Words carry weight. If we want to make strides in reducing mental health stigma, a good place to start is examining our vocabulary ― even if what we say comes out of concern or with good intentions.
“What we say to someone makes a difference in life and when we are talking to someone who is struggling with thoughts of death and dying, our choice of language is even more important,” said Dan Reidenberg, executive director of the Suicide Awareness Voices of Education. “We want to be compassionate, caring and sensitive.”
This is especially true when talking to a loved one about self-harm or suicide. What we say can have a direct impact on how safe a person feels speaking up about what they’re going through (either to you or in general) and how severe it is.
Below are some harmful phrases people often use related to suicide and advice on what to say instead.
“There’s so much to live for” or “it’ll get better if you fight.”
These responses are meant to be words of encouragement for someone, but the assertions “may not hold true for them,” said Racine Henry, a therapist and owner of Sankofa Marriage and Family Therapy in New York.
A byproduct of suicidal ideations or thoughts of self-harm is the belief that the world would be better off without you; someone may not think there is much to live for or that things will get better (even if that isn’t the case).
“There are so many other people who have it worse.”
Comparisons of people’s pain are useless at best and harmful at worst. It’s like telling someone who is having a heart attack, “Well, there are people dying of cancer right now.”
Statements like this “are demeaning and dismissive,” Reidenberg said. “They minimize other people’s pain and are judgmental.” They completely ignore how mental health problems are real health problems.
“That’s selfish” or “that’s crazy.”
The same holds true for calling suicide selfish, crazy or any other negative term, Reidenberg said. It’s minimizing and doesn’t acknowledge the real pain your loved ones or friends are experiencing.
“We want to be free of our own biases about suicide and mental health and be right there for them in that moment of complete darkness and despair. We don’t want to judge someone,” he said.
Here are positive and useful ways we can talk about mental health, self-harm and suicide.
First, we shouldn’t be scared to talk about these topics. If you believe someone is struggling, bringing it up isn’t going to increase their risk.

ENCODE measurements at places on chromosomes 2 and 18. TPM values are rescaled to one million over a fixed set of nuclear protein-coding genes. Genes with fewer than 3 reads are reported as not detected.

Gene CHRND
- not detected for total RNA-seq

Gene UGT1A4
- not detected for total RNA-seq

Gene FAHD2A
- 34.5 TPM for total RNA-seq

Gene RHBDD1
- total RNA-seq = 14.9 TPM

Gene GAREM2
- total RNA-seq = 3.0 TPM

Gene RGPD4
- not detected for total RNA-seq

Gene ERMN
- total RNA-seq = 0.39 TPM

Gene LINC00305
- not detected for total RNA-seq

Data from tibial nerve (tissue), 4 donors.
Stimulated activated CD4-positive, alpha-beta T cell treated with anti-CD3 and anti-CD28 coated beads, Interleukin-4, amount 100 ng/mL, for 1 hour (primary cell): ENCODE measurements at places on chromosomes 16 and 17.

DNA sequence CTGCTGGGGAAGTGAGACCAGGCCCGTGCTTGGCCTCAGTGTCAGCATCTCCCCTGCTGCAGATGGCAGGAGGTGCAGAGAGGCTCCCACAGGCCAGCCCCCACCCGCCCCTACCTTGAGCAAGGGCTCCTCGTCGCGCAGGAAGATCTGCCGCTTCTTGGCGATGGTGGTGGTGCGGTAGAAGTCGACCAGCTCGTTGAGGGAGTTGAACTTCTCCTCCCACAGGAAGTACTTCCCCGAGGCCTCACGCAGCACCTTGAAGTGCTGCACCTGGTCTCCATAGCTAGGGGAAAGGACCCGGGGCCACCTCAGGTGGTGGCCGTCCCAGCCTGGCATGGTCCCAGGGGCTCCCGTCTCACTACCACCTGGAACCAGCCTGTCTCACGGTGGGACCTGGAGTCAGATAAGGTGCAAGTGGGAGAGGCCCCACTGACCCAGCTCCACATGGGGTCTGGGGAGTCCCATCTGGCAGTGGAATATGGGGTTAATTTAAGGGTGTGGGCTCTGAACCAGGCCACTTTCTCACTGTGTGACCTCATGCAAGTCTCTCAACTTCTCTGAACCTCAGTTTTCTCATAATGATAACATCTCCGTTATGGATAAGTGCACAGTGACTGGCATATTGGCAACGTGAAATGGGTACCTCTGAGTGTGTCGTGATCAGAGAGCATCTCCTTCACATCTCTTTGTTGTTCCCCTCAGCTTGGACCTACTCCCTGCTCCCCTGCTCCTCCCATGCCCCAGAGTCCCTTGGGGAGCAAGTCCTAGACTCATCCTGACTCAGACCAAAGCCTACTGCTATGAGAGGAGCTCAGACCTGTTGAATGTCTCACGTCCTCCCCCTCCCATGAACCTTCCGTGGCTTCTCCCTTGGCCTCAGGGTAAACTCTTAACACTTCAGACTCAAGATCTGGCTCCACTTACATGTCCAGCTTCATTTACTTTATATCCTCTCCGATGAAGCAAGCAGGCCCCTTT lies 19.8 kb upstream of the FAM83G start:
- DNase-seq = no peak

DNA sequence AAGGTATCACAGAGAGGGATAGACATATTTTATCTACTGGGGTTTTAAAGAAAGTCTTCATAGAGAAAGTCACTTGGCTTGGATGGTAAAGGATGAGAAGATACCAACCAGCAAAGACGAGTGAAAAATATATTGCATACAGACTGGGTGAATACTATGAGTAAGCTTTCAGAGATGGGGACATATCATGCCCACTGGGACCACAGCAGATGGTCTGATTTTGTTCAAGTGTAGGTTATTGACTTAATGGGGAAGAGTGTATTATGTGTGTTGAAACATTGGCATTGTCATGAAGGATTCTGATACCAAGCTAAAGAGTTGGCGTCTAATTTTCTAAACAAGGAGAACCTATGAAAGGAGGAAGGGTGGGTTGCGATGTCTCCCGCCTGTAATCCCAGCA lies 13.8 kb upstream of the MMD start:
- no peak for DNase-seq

“The most important advice is to have a caring conversation. The evidence has clearly demonstrated that talking about suicide does not cause suicide,” Colleen Carr, the deputy director of the National Action Alliance for Suicide Prevention, previously told HuffPost. “Instead, talking openly about suicidal thoughts and feelings can increase hope and help someone on their journey to recovery.”
When we’re talking with someone considering self-harm or suicide, or has a history of these thoughts, we should really acknowledge their experience. Something like, “I’m sorry you are hurting in such a profound way and I understand that you desperately want relief from the pain” can be validating, Henry said.
“The best thing you can do to help is just be there and let that person know that you are there to help and support them,” added Laura Horne, chief program officer at Active Minds, a nonprofit organization supporting mental health awareness and education for students. “For many people, feeling supported is just what they need.”
Horne suggested using the V-A-R (validate, appreciate, refer) method for these conversations:
V: Validate their feelings by letting them know that what they’re going through is OK and that you believe them.
A: Appreciate their honesty and courage, since speaking up can be difficult for many people. Recognize that what they’re doing is difficult.
R: Refer them to resources and other professional support. Let them know help is available (here’s a great list of places to start).
We also need to learn ― and relay ― that one conversation isn’t suddenly going to shift the tide. Convey to someone living with thoughts of self-harm that “you don’t have to be happy tomorrow and you aren’t wrong for how you currently feel,” Henry said.
Finally, we need to incorporate compassionate mental health language into our daily lives. What we say certainly matters when we’re talking with someone who is going through a hard time, but it also is important in our everyday conversations.
We can do this by eliminating mental health-related terms and colloquialisms from our vernacular. For example, not saying, “I wanna jump off a bridge,” or “I’m gonna kill myself” when something goes wrong. We wouldn’t use another fatal illness as a dramatic way to make a point ― mental health problems deserve the same consideration.
How we talk about mental health certainly won’t solve suicide or self-harm (for that we need a systemic overhaul of our health care system, food access, housing systems, treatment access … the list goes on). But it will make it a little easier for people to feel comfortable coming forward about how they’re feeling. That’s always a good place to start.
If you or someone you know needs help, call 1-800-273-8255 for the National Suicide Prevention Lifeline. You can also text HOME to 741-741 for free, 24-hour support from the Crisis Text Line. Outside of the U.S., please visit the International Association for Suicide Prevention for a database of resources.
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